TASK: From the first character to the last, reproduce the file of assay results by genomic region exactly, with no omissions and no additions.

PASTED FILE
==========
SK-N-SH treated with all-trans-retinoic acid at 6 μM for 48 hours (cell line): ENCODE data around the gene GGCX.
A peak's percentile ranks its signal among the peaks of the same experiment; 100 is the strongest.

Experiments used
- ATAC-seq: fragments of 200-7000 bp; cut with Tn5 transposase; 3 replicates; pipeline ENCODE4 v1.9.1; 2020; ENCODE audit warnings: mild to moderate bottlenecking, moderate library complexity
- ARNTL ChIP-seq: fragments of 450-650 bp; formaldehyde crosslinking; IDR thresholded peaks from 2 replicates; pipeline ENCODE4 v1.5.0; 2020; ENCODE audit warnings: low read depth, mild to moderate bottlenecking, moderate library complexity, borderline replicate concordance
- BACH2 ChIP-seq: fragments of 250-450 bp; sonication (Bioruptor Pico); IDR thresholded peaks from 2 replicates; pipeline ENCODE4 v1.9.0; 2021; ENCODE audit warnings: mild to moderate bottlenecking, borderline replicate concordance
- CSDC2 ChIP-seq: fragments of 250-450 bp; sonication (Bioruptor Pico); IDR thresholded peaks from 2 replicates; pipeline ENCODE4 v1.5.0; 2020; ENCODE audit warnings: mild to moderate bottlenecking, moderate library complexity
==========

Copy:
SK-N-SH treated with all-trans-retinoic acid at 6 μM for 48 hours (cell line): ENCODE data around the gene GGCX.
A peak's percentile ranks its signal among the peaks of the same experiment; 100 is the strongest.

Experiments used
- ATAC-seq: fragments of 200-7000 bp; cut with Tn5 transposase; 3 replicates; pipeline ENCODE4 v1.9.1; 2020; ENCODE audit warnings: mild to moderate bottlenecking, moderate library complexity
- ARNTL ChIP-seq: fragments of 450-650 bp; formaldehyde crosslinking; IDR thresholded peaks from 2 replicates; pipeline ENCODE4 v1.5.0; 2020; ENCODE audit warnings: low read depth, mild to moderate bottlenecking, moderate library complexity, borderline replicate concordance
- BACH2 ChIP-seq: fragments of 250-450 bp; sonication (Bioruptor Pico); IDR thresholded peaks from 2 replicates; pipeline ENCODE4 v1.9.0; 2021; ENCODE audit warnings: mild to moderate bottlenecking, borderline replicate concordance
- CSDC2 ChIP-seq: fragments of 250-450 bp; sonication (Bioruptor Pico); IDR thresholded peaks from 2 replicates; pipeline ENCODE4 v1.5.0; 2020; ENCODE audit warnings: mild to moderate bottlenecking, moderate library complexity